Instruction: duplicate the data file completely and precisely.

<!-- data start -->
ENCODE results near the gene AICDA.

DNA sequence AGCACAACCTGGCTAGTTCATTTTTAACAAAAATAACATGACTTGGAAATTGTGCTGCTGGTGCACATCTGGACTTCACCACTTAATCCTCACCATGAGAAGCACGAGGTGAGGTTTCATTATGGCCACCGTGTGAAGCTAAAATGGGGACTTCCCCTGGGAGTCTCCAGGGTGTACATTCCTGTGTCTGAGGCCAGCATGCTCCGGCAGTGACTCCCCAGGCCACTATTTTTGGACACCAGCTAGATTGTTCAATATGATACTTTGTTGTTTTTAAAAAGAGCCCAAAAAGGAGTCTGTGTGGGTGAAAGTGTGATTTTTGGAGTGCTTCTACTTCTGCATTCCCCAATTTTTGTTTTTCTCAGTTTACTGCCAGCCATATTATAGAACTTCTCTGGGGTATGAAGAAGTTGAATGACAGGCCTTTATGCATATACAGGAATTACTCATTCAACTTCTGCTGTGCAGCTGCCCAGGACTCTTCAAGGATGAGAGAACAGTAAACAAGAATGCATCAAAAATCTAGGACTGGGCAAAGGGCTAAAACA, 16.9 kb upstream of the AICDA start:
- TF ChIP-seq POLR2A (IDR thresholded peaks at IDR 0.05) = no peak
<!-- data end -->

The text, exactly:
ENCODE results near the gene AICDA.

DNA sequence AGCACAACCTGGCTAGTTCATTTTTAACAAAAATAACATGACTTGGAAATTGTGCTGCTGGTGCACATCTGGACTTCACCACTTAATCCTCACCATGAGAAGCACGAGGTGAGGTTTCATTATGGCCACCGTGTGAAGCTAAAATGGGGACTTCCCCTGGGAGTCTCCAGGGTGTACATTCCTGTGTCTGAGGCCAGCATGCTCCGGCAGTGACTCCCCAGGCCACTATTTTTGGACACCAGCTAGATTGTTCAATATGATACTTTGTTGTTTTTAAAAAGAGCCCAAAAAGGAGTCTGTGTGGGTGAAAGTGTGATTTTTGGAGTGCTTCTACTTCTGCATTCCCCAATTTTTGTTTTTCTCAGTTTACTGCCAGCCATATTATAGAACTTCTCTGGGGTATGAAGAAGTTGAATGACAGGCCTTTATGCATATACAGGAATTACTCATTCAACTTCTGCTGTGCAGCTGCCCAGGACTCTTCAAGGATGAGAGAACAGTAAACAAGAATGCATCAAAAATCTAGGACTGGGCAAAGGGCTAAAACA, 16.9 kb upstream of the AICDA start:
- TF ChIP-seq POLR2A (IDR thresholded peaks at IDR 0.05) = no peak